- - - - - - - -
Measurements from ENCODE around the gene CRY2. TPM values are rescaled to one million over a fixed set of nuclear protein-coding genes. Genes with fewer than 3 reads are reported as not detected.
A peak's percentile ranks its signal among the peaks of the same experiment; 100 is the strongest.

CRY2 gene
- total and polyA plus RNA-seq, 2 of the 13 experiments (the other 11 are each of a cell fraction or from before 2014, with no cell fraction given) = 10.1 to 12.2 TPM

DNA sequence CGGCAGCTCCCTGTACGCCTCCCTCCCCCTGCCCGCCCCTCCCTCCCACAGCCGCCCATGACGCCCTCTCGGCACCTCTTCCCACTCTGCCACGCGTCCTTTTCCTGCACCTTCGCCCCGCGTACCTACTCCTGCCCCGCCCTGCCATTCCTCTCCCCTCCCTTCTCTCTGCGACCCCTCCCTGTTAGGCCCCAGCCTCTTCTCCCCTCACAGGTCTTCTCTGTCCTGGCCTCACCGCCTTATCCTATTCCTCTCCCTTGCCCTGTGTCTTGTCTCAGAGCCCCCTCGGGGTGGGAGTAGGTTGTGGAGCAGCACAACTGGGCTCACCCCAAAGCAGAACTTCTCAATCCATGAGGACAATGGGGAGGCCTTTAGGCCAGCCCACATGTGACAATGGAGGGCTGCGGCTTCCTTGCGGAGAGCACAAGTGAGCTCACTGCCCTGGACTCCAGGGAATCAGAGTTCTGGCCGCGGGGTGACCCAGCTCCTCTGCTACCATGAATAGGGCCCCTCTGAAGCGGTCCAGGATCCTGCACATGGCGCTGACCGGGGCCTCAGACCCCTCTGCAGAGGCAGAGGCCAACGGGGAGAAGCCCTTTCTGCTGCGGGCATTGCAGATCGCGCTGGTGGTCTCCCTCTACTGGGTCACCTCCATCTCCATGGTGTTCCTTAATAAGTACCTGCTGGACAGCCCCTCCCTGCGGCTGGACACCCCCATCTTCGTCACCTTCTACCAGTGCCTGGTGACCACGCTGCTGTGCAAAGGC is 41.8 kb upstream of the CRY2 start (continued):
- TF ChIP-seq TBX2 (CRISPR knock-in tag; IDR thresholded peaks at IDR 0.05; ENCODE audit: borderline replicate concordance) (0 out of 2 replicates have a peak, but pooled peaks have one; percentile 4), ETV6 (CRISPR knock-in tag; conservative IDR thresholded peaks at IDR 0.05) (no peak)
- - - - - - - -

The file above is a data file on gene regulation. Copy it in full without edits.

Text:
Measurements from ENCODE around the gene CRY2. TPM values are rescaled to one million over a fixed set of nuclear protein-coding genes. Genes with fewer than 3 reads are reported as not detected.
A peak's percentile ranks its signal among the peaks of the same experiment; 100 is the strongest.

CRY2 gene
- total and polyA plus RNA-seq, 2 of the 13 experiments (the other 11 are each of a cell fraction or from before 2014, with no cell fraction given) = 10.1 to 12.2 TPM

DNA sequence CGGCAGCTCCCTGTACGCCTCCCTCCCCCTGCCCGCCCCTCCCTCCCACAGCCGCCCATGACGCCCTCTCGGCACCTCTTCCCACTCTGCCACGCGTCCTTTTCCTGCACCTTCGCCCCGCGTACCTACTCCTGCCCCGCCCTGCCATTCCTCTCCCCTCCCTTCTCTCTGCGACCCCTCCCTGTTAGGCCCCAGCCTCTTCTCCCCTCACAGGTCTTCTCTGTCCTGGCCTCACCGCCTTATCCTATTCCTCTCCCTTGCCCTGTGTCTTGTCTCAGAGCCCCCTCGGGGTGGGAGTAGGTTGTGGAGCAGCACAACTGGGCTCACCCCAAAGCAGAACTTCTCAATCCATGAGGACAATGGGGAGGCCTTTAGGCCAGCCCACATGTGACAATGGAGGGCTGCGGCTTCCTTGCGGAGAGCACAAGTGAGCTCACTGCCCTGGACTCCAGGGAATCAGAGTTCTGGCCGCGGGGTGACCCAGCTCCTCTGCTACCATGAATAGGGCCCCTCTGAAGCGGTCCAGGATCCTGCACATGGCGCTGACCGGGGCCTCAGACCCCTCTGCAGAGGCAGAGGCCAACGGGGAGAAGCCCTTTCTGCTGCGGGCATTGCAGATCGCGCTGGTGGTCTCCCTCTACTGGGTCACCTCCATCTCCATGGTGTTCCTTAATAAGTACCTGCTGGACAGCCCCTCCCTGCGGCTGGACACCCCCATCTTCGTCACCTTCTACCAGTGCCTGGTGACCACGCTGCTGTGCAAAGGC is 41.8 kb upstream of the CRY2 start (continued):
- TF ChIP-seq TBX2 (CRISPR knock-in tag; IDR thresholded peaks at IDR 0.05; ENCODE audit: borderline replicate concordance) (0 out of 2 replicates have a peak, but pooled peaks have one; percentile 4), ETV6 (CRISPR knock-in tag; conservative IDR thresholded peaks at IDR 0.05) (no peak)